A previously healthy 28-year-old man wound up in the emergency room with heart problems after drinking two energy drinks a day, as well as alcohol, for months, according to a new report.
The man experienced a very fast heart rate and an irregular heart rhythm (called arrhythmia), and the report supports a connection found in many previous studies: that there is a link between energy-drink consumption and heart problems.
Although the new report cannot prove that the energy drinks caused the man's abnormal heart rate, this case, combined with other previous reports, shows the abnormal heart rhythm "could be a complication" of energy-drink consumption, the researchers, from the University of Florida, reported in the July/August issue of the Journal of Addiction Medicine.
Given the popularity of energy drinks, doctors should consider asking patients about their energy-drink consumption if they have an unexplained heart rhythm problem, the researchers said. [5 Health Problems Linked to Energy Drinks]
Previous studies have found that consuming just one energy drink can increase blood pressure, sometimes to unhealthy levels. And there have been several reports of young people who have suffered heart attacks after consuming energy drinks, including a 2015 report of a 26-year-old who drank eight to 10 of these highly caffeinated beverages a day.
In the new report, the researchers wrote that the man went to the hospital after he started vomiting blood. He told the doctors that he had consumed two Monster energy drinks that day, each of which contained 160 milligrams of caffeine, for a total of 320 mg of caffeine that day. (For comparison, an 8-ounce cup of coffee contains about 95 to 200 mg of caffeine, according to the Mayo Clinic.) He also reported having consumed two to three beers that day.
A physical exam showed normal results, except that the man's heart rate was very fast — 130 beats per minute. (A normal heart rate is usually between 60 and 100 beats per minute.) A test of his heart's electrical activity showed he had atrial fibrillation, or an abnormal heart rhythm. The problem is not usually life-threatening, but it can increase the risk of stroke and other heart complications, according to the Mayo Clinic.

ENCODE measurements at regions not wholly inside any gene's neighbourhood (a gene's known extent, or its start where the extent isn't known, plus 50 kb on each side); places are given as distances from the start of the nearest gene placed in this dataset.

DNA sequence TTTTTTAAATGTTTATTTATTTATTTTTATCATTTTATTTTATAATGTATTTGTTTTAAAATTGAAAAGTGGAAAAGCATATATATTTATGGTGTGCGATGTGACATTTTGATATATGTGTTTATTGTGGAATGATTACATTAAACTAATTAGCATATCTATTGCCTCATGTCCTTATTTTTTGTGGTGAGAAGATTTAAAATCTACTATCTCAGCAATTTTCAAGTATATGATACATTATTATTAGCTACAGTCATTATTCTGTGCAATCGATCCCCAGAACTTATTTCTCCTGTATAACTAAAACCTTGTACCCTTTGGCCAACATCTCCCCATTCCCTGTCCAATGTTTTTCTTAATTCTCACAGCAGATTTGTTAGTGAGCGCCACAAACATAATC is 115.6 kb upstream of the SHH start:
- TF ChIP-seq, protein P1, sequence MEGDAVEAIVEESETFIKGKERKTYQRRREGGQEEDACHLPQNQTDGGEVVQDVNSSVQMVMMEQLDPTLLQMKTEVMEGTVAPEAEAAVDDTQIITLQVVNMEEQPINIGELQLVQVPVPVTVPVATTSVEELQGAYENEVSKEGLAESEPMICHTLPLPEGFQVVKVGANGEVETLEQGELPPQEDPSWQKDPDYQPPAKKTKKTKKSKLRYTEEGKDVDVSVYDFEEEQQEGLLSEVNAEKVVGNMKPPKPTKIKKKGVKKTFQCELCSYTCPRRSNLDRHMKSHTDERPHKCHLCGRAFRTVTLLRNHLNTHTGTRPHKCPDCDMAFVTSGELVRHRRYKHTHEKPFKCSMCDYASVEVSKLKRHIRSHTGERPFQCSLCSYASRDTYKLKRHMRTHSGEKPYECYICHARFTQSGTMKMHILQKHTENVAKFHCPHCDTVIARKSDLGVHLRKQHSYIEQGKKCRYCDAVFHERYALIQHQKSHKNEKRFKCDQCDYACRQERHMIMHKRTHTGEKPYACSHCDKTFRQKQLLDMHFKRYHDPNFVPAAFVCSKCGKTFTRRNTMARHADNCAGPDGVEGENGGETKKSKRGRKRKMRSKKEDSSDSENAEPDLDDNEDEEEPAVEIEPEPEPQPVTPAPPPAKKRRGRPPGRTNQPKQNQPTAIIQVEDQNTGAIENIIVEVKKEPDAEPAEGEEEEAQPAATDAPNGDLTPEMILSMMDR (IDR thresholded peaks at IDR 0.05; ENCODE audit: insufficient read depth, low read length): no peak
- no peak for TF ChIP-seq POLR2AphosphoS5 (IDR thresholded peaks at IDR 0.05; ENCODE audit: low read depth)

The man was treated with two heart medications (diltiazem and metoprolol), and his heart rate returned to normal within 24 hours. He was released from the hospital three days later, and as of one year after the incident, he had not experienced any more problems with his heart rhythm, the report said.
Monster energy drinks contain about four to five times the amount of caffeine per serving as caffeinated soft drinks. Caffeine can cause heart cells to release calcium, which may affect heartbeat, and high amounts of caffeine can cause heart palpitations and vomiting, the researchers said.
Between 2004 and 2012, the Food and Drug Administration received 40 reports of people experiencing health problems after drinking Monster energy drinks, including abnormal heart rate, increased blood pressure, loss of consciousness and cardiac arrest, the report said.
Still, up to 400 mg of caffeine per day is considered safe for healthy adults, according to the Mayo Clinic.
It's possible that other ingredients in energy drinks, along with caffeine, contribute to the development of heart problems, the researchers said. For example, taurine, a common ingredient in energy drinks, may heighten the effects of caffeine, the researchers said. Another ingredient, called guarana, also usually contains caffeine and may boost the caffeine content of the whole beverage above what's listed on the label, they said.
Further studies of the ingredients in energy drinks are needed for experts to better understand how the beverages may be linked with heart problems, the researchers noted.
Consuming alcohol along with energy drinks might also increase the effects of caffeine, allowing the compound to stay in the blood longer, the researchers said. Caffeine also could lower the sedative effects of alcohol, allowing people to continue drinking longer and consume more alcohol, which, in turn, could increase intoxication and lead to arrhythmias, they said.
Although the long-term effects of energy-drink consumption are not known, "it may be reasonable to limit their use, especially in combination with alcohol or illicit substances and in patients predisposed to arrhythmias," the researchers concluded.
At the time of publication, Monster Energy had not responded to an email request from Live Science for comment on the study.
Original article on Live Science.